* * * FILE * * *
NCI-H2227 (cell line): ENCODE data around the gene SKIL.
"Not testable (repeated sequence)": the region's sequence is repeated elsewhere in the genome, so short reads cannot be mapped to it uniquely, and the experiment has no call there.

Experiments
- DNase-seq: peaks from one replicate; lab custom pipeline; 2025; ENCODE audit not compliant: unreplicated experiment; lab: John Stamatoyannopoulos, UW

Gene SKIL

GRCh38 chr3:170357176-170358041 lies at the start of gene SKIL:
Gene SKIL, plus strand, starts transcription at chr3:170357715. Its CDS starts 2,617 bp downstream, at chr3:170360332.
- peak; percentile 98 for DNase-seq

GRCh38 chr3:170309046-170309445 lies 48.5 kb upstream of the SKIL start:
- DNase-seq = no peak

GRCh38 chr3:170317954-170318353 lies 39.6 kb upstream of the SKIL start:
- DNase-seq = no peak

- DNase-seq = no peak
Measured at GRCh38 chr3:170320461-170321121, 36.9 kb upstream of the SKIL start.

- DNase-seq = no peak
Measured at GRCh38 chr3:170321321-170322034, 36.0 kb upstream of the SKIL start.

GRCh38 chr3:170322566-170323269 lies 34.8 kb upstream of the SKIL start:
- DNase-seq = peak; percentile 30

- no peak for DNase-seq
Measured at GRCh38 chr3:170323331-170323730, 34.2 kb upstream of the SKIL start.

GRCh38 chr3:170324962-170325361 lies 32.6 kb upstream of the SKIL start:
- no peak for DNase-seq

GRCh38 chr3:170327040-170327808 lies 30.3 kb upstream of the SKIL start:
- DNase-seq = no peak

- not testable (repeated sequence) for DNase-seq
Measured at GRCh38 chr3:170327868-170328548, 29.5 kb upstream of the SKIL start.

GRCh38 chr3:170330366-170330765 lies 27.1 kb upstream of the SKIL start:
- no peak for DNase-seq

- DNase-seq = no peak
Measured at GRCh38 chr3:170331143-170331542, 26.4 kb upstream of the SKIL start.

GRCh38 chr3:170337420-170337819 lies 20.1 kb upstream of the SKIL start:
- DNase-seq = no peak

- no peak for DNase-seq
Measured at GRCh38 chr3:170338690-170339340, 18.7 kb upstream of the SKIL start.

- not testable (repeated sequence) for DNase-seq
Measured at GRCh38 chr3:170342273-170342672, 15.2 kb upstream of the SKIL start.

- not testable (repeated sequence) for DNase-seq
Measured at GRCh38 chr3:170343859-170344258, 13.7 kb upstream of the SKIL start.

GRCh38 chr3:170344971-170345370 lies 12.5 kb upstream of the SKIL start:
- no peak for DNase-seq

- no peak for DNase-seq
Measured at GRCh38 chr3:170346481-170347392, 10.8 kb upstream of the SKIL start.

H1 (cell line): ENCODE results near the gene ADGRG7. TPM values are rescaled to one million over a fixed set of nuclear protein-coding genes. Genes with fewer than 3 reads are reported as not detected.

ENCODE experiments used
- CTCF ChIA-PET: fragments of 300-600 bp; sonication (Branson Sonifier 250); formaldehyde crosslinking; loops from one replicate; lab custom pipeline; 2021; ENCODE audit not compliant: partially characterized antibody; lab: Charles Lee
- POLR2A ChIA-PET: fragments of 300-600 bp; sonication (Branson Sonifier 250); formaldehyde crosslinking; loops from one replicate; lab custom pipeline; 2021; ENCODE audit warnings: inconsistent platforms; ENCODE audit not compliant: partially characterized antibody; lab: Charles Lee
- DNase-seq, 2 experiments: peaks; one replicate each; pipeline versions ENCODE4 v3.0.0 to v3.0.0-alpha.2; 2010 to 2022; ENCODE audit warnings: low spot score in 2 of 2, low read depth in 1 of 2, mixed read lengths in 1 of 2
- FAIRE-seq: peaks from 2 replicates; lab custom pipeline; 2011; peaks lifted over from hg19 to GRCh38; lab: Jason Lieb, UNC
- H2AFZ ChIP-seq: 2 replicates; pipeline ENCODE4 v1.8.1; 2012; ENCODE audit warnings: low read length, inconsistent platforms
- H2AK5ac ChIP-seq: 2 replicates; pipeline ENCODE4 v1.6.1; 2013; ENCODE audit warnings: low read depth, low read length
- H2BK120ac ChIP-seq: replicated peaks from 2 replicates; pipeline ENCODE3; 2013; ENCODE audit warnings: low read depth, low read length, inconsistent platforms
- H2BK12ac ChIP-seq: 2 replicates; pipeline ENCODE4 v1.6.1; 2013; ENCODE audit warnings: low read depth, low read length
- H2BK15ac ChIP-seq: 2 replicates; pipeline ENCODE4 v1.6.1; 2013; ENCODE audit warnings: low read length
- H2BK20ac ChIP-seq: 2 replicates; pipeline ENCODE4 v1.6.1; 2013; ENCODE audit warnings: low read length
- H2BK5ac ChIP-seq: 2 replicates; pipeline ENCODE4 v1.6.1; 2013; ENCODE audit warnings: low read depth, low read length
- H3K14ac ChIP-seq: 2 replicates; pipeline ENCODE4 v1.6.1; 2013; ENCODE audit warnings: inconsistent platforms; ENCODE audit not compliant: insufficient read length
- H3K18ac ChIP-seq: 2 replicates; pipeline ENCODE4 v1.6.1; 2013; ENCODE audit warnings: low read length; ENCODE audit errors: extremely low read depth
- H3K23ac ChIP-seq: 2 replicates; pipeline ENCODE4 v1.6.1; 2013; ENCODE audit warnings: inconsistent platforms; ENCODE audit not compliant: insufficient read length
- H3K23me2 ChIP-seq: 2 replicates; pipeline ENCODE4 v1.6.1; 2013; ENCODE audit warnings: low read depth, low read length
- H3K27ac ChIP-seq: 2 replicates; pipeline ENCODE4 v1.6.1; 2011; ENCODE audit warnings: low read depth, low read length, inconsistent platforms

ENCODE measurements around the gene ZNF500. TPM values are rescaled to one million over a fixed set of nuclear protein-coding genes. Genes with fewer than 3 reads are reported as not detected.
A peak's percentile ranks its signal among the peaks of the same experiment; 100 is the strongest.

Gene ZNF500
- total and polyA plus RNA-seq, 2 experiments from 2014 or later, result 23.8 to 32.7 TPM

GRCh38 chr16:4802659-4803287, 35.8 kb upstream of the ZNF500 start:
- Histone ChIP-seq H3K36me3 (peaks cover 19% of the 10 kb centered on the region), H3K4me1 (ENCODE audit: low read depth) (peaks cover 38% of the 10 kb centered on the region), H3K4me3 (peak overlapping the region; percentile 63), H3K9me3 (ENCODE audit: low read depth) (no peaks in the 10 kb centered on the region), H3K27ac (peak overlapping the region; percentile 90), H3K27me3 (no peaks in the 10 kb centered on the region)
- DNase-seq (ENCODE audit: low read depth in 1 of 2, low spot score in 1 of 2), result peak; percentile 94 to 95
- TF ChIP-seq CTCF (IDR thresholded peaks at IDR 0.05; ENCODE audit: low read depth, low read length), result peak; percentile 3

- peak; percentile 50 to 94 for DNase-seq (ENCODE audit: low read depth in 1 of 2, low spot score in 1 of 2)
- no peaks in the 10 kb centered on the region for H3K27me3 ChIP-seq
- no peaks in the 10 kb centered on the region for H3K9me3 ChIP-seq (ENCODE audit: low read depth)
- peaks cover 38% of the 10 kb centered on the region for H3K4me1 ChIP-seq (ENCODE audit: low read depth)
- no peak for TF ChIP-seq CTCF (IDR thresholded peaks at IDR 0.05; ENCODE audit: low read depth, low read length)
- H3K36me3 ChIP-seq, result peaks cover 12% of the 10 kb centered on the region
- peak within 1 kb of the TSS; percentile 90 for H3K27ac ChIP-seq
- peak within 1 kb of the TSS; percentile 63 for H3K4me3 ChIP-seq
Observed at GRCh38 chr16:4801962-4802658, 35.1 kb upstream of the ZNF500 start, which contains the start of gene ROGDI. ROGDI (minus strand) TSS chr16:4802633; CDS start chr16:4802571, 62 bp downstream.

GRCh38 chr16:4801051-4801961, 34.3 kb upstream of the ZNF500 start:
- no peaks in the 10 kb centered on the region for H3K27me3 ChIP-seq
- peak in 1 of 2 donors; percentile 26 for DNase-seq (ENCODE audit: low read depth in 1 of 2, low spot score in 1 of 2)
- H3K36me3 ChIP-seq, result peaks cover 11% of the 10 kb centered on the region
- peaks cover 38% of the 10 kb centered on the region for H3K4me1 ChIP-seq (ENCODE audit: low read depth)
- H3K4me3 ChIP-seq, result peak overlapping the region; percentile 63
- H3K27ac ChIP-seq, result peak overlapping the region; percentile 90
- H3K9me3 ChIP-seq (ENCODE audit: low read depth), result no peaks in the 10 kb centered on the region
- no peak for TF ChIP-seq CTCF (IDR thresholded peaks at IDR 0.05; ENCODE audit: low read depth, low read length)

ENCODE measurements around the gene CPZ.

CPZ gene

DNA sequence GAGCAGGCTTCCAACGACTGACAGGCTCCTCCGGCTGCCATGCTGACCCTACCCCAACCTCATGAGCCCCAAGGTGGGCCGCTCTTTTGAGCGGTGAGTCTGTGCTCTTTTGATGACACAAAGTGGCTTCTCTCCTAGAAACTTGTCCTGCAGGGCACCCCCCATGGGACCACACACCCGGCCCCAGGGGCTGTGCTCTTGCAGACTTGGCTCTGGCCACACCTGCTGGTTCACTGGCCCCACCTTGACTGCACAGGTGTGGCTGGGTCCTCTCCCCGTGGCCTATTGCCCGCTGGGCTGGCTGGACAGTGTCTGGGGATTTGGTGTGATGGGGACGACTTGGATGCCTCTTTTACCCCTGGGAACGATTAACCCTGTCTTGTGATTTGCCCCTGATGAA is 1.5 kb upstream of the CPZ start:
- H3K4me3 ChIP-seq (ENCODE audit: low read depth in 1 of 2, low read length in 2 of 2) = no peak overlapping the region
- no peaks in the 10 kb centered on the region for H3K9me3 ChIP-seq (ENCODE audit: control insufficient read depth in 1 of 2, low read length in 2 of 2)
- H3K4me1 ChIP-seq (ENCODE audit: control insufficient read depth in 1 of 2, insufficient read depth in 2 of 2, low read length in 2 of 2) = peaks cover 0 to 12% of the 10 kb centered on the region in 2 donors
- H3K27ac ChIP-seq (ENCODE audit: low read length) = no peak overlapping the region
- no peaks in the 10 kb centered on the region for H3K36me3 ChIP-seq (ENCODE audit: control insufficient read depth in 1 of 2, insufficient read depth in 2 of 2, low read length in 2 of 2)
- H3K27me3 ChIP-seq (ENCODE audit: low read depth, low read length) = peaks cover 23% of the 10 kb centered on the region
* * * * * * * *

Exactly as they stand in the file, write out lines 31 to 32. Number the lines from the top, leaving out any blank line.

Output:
GRCh38 chr3:170337420-170337819 lies 20.1 kb upstream of the SKIL start:
- DNase-seq = no peak